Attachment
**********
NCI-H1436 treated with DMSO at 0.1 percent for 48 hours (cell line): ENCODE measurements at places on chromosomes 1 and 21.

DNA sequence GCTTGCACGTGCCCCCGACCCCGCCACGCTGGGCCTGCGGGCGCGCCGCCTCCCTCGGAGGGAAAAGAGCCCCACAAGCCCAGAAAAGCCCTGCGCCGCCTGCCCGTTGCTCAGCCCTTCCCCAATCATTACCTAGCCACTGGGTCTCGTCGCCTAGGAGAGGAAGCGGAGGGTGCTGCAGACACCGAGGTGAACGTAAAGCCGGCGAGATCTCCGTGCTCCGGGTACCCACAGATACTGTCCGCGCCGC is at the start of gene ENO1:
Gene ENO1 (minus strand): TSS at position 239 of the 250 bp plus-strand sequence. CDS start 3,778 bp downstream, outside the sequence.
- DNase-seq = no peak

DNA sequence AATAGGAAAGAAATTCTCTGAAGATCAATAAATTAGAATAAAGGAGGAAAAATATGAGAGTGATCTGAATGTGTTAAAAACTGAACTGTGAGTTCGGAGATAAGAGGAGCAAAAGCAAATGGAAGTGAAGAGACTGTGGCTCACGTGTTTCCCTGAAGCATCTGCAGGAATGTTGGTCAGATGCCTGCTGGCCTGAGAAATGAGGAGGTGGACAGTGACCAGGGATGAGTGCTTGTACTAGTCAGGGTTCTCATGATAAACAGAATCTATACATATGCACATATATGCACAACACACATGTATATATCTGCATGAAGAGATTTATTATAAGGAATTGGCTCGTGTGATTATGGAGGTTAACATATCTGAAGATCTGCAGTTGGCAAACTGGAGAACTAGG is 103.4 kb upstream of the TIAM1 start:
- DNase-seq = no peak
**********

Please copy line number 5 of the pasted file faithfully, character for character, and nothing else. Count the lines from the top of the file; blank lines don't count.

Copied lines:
DNA sequence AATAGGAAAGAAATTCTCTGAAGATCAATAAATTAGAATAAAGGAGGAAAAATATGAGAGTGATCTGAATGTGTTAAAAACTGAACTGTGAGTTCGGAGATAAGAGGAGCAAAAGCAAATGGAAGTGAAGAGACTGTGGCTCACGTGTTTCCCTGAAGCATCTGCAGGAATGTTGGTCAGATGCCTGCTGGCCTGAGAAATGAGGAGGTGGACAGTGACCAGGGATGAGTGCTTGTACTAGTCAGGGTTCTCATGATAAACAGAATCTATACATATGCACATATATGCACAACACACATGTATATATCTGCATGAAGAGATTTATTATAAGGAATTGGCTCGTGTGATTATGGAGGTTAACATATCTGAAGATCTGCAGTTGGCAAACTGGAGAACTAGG is 103.4 kb upstream of the TIAM1 start: